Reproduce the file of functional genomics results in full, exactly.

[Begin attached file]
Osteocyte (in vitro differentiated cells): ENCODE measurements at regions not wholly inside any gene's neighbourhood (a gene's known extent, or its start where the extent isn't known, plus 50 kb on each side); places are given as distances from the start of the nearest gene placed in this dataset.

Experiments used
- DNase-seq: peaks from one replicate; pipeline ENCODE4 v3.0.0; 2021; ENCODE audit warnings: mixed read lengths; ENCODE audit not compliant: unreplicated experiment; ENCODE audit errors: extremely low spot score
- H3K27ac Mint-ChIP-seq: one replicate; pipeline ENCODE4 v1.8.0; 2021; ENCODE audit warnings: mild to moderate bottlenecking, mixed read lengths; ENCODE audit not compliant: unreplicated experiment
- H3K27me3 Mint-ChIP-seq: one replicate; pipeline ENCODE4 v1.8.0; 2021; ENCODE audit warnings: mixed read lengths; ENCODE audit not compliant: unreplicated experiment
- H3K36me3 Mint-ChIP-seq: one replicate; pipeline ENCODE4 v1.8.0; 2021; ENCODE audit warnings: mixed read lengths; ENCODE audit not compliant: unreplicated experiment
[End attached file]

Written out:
Osteocyte (in vitro differentiated cells): ENCODE measurements at regions not wholly inside any gene's neighbourhood (a gene's known extent, or its start where the extent isn't known, plus 50 kb on each side); places are given as distances from the start of the nearest gene placed in this dataset.

Experiments used
- DNase-seq: peaks from one replicate; pipeline ENCODE4 v3.0.0; 2021; ENCODE audit warnings: mixed read lengths; ENCODE audit not compliant: unreplicated experiment; ENCODE audit errors: extremely low spot score
- H3K27ac Mint-ChIP-seq: one replicate; pipeline ENCODE4 v1.8.0; 2021; ENCODE audit warnings: mild to moderate bottlenecking, mixed read lengths; ENCODE audit not compliant: unreplicated experiment
- H3K27me3 Mint-ChIP-seq: one replicate; pipeline ENCODE4 v1.8.0; 2021; ENCODE audit warnings: mixed read lengths; ENCODE audit not compliant: unreplicated experiment
- H3K36me3 Mint-ChIP-seq: one replicate; pipeline ENCODE4 v1.8.0; 2021; ENCODE audit warnings: mixed read lengths; ENCODE audit not compliant: unreplicated experiment